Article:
Perhaps the best evidence of the media disconnect about Apple’s Worldwide Developer Conference is the usual refrain that it was unsuccessful. No, not because of the attendance. In fact, Apple has to turn developers away, and now uses a sort of lottery system from which to select applicants. Of course, selected high-profile developers, such as Adobe and Microsoft, will always be there.
But the core premise of the complaint is about the lack of new hardware at most of these events. So it’s mostly about operating systems, developer APIs and development tools. That’s the nasty fact the critics often miss, yet at times there will be news of new hardware. The most recent example was the launch of the 2013 Mac Pro, a long-awaited refresh to what some believed to be a dying product line.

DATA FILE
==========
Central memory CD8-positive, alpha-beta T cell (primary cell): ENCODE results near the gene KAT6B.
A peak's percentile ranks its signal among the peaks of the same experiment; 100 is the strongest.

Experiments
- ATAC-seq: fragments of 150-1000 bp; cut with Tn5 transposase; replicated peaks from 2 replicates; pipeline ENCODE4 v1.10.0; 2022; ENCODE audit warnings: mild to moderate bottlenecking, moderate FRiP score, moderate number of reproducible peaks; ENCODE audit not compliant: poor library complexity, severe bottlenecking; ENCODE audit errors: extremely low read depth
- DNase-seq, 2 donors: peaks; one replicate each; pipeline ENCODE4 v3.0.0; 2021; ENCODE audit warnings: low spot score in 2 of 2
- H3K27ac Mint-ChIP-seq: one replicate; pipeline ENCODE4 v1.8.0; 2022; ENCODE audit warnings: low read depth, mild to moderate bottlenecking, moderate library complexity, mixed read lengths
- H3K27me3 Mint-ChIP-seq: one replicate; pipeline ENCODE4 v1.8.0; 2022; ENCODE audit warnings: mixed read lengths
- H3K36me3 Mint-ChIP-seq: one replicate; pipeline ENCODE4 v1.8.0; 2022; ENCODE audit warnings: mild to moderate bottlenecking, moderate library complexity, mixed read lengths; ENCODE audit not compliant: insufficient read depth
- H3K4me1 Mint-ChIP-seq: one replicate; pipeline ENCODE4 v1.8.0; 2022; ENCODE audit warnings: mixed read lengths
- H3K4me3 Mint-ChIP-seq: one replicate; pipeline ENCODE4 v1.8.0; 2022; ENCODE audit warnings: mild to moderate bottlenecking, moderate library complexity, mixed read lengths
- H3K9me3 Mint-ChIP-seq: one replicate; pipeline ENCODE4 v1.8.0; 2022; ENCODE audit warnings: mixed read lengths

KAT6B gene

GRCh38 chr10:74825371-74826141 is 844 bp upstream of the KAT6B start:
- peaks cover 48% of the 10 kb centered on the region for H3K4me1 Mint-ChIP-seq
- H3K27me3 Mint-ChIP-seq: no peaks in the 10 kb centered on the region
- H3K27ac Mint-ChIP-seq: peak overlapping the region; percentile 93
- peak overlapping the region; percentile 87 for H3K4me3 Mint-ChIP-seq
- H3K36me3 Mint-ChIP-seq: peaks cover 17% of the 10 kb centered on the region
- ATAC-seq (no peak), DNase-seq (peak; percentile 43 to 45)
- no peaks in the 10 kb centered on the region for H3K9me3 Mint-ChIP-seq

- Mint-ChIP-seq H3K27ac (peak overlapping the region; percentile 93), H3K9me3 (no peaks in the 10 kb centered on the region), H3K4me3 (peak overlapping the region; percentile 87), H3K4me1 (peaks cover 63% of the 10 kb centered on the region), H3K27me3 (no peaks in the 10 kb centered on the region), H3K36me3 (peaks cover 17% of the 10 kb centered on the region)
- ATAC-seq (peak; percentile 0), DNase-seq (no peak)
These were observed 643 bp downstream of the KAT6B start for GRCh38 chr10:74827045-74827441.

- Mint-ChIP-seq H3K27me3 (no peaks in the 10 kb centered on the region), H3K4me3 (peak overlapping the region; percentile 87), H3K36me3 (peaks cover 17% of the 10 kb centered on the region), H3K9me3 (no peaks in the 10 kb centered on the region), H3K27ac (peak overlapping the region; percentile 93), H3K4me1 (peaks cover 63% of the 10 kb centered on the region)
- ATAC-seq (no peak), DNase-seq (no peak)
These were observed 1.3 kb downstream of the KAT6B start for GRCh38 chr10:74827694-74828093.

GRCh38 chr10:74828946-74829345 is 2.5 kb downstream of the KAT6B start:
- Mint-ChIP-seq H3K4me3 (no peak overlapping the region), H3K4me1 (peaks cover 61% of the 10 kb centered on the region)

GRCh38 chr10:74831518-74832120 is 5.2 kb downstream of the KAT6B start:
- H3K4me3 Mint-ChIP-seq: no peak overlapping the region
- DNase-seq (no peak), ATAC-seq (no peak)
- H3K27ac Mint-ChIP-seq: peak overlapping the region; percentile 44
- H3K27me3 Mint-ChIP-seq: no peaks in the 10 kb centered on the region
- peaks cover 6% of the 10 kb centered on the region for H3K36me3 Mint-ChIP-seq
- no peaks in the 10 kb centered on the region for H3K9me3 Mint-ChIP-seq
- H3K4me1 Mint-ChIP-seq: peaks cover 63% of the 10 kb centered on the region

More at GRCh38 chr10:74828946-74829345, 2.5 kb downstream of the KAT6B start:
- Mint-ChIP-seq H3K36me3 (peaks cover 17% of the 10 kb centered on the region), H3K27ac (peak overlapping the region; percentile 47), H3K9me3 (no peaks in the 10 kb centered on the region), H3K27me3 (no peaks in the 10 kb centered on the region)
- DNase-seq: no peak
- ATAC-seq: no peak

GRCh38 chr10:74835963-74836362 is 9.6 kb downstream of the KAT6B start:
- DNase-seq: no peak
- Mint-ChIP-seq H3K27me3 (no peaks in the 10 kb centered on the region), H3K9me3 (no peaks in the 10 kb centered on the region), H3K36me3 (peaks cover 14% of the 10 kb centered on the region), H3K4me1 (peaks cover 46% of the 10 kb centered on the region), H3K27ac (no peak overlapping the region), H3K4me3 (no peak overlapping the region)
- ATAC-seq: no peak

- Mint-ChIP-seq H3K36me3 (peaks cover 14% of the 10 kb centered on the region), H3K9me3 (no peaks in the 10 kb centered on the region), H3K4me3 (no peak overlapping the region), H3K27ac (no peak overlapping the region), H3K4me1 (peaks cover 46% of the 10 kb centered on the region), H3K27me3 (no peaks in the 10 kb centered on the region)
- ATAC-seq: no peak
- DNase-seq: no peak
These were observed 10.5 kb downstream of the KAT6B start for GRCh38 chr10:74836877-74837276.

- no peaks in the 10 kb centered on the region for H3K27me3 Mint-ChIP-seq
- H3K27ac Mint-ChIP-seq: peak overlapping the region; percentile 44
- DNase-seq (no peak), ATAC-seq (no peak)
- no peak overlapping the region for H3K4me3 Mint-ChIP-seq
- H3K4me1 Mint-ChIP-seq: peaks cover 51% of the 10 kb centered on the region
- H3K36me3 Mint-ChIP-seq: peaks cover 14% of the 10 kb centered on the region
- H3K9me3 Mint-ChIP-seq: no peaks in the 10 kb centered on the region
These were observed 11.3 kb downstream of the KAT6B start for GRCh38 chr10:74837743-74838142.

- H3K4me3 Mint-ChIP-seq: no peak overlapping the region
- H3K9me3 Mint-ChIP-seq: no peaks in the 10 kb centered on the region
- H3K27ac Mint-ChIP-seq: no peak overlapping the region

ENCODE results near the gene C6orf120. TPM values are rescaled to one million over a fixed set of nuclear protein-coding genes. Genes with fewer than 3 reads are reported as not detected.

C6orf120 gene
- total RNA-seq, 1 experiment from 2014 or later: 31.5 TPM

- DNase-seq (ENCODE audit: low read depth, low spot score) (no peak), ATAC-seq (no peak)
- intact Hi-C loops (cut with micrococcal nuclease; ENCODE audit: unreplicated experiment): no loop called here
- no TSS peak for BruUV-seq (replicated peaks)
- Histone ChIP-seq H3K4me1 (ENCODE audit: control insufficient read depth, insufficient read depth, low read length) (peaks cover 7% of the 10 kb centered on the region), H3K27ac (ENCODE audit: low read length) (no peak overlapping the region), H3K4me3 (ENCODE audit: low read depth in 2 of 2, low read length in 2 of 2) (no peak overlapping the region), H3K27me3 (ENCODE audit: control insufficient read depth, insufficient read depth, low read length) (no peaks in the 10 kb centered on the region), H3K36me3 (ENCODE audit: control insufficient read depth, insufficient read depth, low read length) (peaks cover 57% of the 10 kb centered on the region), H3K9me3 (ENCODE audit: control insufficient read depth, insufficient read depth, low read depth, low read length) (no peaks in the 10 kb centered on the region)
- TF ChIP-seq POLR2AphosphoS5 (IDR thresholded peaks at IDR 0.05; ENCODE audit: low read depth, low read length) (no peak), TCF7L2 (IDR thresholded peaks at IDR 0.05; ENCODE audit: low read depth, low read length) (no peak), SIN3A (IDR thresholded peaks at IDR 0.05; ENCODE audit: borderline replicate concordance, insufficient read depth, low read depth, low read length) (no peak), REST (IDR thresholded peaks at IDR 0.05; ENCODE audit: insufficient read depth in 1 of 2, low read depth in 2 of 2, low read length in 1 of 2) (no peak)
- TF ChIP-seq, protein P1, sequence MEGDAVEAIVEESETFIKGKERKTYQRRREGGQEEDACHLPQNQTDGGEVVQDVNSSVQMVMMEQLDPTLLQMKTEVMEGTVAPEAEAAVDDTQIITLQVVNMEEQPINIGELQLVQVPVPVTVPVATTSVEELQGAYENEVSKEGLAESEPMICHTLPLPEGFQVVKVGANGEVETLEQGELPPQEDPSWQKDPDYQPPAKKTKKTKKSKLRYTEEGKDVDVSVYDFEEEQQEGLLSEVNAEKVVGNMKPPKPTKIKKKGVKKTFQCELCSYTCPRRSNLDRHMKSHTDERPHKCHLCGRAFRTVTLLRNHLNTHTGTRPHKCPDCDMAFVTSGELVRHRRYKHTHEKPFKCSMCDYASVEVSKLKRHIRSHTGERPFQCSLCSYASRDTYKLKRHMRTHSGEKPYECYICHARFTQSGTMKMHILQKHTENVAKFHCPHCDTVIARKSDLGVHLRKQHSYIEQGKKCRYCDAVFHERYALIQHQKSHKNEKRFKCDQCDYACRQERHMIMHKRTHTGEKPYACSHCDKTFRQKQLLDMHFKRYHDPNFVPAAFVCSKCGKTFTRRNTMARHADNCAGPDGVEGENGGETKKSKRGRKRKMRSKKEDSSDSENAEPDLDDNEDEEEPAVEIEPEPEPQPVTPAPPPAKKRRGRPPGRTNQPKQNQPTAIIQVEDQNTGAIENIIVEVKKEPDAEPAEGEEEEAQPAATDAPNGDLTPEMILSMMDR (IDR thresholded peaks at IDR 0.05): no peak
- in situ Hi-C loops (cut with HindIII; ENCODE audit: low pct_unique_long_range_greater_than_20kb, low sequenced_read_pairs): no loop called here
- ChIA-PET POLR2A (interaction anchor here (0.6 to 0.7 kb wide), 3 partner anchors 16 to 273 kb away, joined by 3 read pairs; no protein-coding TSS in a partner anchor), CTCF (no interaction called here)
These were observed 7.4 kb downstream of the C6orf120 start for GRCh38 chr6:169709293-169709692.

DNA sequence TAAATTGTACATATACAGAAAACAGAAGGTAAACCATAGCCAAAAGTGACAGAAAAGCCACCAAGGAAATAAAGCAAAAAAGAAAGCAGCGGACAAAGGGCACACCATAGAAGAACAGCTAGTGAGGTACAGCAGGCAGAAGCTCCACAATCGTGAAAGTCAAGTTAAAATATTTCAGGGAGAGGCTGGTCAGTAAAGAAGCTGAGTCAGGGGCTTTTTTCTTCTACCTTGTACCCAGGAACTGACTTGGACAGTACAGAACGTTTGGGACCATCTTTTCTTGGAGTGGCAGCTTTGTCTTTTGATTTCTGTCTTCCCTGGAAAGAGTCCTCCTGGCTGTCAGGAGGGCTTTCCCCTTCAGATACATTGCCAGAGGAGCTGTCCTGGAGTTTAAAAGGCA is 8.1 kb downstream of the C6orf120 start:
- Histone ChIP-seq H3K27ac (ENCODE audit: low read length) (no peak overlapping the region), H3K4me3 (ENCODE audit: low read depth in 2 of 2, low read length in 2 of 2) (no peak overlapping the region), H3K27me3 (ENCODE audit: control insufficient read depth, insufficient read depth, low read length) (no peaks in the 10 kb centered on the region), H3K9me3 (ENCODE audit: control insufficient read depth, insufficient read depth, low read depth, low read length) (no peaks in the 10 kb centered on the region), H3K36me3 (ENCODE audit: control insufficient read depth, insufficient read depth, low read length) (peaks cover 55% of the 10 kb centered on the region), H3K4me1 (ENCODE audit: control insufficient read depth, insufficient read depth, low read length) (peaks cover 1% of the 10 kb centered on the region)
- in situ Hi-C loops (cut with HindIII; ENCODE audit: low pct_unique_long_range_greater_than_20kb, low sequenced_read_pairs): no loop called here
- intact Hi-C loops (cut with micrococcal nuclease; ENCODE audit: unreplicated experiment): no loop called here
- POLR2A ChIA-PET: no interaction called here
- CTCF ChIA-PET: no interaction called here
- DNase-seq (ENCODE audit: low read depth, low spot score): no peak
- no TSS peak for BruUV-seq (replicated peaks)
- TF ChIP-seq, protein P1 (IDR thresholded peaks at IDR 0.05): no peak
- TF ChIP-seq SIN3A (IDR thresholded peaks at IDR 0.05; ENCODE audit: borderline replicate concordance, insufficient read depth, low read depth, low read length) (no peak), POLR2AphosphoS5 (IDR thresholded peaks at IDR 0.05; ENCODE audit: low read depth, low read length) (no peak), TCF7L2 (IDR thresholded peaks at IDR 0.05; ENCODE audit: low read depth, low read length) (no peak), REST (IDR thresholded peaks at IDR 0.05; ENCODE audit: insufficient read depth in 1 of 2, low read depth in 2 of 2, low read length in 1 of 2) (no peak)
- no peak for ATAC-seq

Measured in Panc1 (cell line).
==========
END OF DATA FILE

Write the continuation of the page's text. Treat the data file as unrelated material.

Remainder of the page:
Then again, there hasn’t been another Mac Pro upgrade since then, so maybe the skeptics are going to have their wish. But I really expect a new model this year. It may not be a hot seller, but a certain segment of customers expect a powerful workstation with which to do their work. If Apple doesn’t deliver on that promise, you can expect some movement to Microsoft and Windows.